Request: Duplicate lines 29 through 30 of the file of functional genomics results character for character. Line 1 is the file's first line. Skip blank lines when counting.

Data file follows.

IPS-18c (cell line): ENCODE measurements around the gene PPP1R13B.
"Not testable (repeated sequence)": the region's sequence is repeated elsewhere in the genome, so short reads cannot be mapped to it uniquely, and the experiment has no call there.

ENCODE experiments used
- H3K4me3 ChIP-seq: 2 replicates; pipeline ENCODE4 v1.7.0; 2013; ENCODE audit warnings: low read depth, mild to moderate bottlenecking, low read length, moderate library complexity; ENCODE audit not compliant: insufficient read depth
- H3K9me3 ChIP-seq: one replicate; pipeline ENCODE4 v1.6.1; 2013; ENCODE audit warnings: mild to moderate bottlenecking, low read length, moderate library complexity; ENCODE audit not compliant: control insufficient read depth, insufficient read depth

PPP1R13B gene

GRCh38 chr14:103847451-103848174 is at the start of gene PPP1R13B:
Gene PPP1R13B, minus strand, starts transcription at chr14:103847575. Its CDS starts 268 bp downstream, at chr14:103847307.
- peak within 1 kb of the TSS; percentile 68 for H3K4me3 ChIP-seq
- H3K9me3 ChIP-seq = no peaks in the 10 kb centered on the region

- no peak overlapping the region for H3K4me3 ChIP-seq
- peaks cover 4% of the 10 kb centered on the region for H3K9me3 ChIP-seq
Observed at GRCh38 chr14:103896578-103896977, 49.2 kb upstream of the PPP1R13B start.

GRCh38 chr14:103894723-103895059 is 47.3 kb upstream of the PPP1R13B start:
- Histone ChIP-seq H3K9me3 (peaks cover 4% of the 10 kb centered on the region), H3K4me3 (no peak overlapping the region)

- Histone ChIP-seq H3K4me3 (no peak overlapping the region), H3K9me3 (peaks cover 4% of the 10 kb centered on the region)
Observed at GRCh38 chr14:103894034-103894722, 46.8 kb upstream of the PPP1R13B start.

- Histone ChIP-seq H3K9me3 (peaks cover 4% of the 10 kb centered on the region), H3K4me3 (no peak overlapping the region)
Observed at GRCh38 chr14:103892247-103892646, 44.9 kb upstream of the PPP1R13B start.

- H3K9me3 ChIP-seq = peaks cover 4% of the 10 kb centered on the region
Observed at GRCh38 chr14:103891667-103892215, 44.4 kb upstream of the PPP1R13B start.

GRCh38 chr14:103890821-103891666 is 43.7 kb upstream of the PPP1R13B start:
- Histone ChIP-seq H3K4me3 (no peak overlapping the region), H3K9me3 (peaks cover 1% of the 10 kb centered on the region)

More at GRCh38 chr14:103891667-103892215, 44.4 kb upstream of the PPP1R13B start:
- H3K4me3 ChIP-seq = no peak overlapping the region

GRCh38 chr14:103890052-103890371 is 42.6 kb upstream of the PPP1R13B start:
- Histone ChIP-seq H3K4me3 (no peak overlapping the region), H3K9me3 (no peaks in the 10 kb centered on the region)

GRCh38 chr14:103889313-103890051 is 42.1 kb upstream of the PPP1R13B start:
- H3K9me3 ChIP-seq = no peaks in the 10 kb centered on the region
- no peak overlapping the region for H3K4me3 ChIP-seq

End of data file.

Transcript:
- H3K9me3 ChIP-seq = no peaks in the 10 kb centered on the region
- no peak overlapping the region for H3K4me3 ChIP-seq